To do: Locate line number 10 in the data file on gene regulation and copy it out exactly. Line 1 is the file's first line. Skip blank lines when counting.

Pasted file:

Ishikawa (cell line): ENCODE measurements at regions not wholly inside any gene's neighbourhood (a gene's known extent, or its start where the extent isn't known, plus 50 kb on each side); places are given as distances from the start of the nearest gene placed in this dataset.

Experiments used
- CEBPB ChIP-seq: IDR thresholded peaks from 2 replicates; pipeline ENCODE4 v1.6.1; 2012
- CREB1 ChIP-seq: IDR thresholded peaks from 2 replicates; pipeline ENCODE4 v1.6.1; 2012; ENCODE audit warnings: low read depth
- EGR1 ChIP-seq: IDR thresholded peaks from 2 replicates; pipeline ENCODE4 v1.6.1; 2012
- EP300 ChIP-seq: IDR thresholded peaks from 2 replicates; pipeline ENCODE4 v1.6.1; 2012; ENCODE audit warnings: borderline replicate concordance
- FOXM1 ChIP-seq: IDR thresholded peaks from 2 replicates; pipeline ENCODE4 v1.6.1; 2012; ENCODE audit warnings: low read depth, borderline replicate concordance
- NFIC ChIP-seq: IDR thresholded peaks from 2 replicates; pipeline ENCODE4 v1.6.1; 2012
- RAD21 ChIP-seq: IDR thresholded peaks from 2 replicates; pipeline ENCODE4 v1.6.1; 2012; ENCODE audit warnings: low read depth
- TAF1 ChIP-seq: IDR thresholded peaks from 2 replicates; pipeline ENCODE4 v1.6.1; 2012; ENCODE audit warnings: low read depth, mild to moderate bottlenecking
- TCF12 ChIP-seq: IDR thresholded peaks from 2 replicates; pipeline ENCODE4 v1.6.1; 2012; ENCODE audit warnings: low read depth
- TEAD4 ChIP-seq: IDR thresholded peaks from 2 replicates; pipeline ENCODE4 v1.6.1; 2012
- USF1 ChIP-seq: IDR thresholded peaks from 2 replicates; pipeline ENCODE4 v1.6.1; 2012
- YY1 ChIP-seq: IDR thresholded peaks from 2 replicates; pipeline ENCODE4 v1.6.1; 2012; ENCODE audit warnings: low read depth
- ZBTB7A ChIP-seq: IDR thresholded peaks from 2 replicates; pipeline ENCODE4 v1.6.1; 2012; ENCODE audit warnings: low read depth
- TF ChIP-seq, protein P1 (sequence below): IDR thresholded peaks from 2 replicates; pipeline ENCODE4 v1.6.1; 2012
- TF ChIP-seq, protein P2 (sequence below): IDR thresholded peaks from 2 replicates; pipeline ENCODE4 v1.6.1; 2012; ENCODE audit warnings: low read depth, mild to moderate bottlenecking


- TAF1 ChIP-seq: IDR thresholded peaks from 2 replicates; pipeline ENCODE4 v1.6.1; 2012; ENCODE audit warnings: low read depth, mild to moderate bottlenecking